Friday, August 26, 2011

Basil Fritters (Foglie Di Basilico Fritte)

It has been awhile since we've prepared this dish. Our first time trying it was at a friend's wedding in Italy. Upon arriving home from our trip a few years back, we immediately began to search for a recipe. Our efforts did not go unrewarded.

The kids we more reluctant about this dish, but as with anything they learn to eat, we'll try again. Next time we will have them help prepare it. That is always a sure way to have them chowing something down.

Thanks to my green thumb gardening friend, we had a had bunch to cook up. I believe we owe her a batch of these. So get on out to your gardens, down to your farmer's market, or best place to score some fresh basil.

Basil Fritters

1/2 cup flour
1/2 tsp salt
1/4 cup corn starch

1/2 cup club soda or mineral water (approx.)
canola oil

20 large basil leaves, rinsed and patted dry

Combine flour, salt, and corn starch in a small bowl. Add the club soda slowly, until you have a thick batter (I had to add a few more tablespoons). Cover and let sit for 30 minutes.

Add oil to a small pan to 1/2" depth, then heat on medium until warm.

On a large plate, put down paper towels to help soak up excess oil after cooking, plus have more set aside to cover the finished leaves.

Dip a few leaves in the batter until they are completely covered (swirling works well), then place them in the pan. Cook for a few minutes, flip with a fork or tongs, and cook a few more minutes until crispy and golden.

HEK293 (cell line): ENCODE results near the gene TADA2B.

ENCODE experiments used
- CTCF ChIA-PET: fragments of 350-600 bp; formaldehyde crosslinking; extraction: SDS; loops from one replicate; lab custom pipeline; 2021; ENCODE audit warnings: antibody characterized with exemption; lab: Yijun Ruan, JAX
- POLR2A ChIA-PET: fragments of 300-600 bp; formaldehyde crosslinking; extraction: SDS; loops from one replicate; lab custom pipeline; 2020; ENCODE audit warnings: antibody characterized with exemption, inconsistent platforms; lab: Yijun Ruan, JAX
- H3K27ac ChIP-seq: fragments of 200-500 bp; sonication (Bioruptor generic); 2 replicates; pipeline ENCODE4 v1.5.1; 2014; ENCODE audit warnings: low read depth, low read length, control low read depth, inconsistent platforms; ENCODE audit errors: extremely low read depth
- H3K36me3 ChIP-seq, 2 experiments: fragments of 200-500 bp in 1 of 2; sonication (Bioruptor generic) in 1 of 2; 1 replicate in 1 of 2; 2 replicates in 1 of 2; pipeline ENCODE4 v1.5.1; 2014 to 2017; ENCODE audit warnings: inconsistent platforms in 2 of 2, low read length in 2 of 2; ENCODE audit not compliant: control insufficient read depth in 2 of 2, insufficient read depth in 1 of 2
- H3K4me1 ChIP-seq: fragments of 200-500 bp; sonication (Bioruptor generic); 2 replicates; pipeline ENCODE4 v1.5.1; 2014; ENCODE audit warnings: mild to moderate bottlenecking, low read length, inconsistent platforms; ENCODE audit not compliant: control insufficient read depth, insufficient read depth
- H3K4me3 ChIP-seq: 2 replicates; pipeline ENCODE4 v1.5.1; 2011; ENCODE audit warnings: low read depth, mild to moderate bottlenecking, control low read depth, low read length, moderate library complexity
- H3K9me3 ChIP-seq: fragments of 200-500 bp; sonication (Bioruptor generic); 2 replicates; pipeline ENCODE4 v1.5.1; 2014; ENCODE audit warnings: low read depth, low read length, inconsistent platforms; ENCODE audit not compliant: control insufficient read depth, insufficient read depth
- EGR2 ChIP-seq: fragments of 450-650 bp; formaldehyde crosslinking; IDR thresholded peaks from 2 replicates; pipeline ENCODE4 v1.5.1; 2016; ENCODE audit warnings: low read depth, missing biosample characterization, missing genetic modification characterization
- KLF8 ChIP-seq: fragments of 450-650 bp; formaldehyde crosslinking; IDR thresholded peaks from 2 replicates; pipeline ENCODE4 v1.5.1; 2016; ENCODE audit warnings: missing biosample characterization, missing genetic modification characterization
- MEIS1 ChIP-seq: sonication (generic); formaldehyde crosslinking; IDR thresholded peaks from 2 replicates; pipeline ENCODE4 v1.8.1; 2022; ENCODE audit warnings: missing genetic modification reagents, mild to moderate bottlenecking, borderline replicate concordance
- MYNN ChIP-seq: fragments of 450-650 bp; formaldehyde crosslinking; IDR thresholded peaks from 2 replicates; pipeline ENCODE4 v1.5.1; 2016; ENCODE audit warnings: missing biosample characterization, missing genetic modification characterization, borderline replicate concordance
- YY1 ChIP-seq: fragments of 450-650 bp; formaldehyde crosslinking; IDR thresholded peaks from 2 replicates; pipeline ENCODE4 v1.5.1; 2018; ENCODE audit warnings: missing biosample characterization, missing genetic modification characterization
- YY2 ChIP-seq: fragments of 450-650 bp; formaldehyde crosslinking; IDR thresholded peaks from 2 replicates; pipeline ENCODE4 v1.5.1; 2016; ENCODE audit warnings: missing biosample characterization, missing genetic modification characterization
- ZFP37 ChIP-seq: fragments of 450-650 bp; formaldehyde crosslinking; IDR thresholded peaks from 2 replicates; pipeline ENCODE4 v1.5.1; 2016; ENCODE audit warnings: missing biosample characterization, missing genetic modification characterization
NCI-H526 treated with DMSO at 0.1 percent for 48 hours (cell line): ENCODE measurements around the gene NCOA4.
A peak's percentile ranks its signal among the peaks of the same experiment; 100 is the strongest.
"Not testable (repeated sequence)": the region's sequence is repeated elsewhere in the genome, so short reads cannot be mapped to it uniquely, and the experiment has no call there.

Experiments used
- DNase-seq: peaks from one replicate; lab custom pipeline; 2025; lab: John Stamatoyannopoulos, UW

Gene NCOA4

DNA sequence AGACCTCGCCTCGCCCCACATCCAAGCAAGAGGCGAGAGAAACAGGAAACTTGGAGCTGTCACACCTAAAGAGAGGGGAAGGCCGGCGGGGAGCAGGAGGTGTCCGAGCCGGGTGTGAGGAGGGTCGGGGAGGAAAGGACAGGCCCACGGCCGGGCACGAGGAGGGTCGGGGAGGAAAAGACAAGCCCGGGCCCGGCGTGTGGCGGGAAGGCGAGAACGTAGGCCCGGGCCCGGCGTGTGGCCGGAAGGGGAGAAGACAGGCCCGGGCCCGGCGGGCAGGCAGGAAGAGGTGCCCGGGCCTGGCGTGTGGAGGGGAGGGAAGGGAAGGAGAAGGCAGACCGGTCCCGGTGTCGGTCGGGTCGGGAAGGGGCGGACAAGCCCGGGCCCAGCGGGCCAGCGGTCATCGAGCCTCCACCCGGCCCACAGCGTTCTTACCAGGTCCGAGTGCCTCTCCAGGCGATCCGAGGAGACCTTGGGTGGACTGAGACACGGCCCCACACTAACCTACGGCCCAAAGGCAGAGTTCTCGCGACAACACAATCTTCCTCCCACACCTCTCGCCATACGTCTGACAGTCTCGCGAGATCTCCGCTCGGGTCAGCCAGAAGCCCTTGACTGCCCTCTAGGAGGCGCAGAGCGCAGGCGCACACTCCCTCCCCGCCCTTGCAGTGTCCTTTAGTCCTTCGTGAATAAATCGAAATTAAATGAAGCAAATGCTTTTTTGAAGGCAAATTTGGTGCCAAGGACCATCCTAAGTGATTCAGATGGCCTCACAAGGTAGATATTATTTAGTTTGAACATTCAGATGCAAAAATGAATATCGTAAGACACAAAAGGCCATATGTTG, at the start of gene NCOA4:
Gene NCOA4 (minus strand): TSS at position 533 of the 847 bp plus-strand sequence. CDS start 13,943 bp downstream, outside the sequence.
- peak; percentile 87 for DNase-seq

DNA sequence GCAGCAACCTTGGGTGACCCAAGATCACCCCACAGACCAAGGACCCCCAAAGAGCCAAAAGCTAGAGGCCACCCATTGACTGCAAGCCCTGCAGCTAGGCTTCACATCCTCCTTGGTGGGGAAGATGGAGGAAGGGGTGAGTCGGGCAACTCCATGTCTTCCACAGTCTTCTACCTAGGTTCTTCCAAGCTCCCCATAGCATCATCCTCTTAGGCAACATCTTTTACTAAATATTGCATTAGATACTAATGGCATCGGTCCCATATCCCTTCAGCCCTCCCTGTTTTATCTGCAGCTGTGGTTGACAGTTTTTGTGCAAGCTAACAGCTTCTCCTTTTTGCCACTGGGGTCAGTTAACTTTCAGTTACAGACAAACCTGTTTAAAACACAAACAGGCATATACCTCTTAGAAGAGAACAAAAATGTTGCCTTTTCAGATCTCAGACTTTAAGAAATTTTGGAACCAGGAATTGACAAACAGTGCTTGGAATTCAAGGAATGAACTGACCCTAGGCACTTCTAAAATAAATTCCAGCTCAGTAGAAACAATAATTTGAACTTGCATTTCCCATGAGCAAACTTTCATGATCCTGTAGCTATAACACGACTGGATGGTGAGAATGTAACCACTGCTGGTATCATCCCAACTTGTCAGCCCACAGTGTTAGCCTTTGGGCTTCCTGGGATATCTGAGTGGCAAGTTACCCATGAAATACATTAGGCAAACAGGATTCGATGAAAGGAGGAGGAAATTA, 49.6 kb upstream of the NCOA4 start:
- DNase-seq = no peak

Place the finished leaves on the towel-lined plate, then cover with paper towels to remove extra oil and keep them warm (though they are best consumed right away).

Thursday, August 4, 2011

Berries, Berries, Berries

We love our berries here at the veg household. Naturally we decided to plant some blueberry bushes and raspberry canes in our yard. By far these have been the most popular and fruitful endeavor in our gardening (bad pun intended).

The kids absolutely love to pick them, no mind that a large portion never make it inside. There are a few things I've noticed after tending to these berries, which I hope help you in your gardening.

First is that raspberries love water. It doesn't have to be a lot, but a frequent, shallow watering led to much larger berries this year. Second, don't make the same mistake I did and skip pruning at the end of the season. They are the shoots which produce berries should be cut back to the ground, otherwise they are prone to pest issues.

Blueberries love an acidic environment, and also did much better with more frequent shallow watering. We are still getting berries off of the bushes, and it has been producing for about a month. Another tip, is to plant more than one variety for cross-pollination, which will yield larger berries. If you are planting highbush blueberries, two varieties are not necessary, but still recommended. It also helps to have native flowers to attract pollinators to your yard.

If you are looking for some delicious recipes for berries, try lemon blueberry muffins or chia raspberry muffins. We also love to add raspberries or blueberries to our pancakes, but go the lazy route with Healthy Smart Heart Bisquick. I've heard at Food Snobbery is my Hobbery there is a nice vegan pancake recipe in   Vegan with a Vengeance, which I'd love to try out.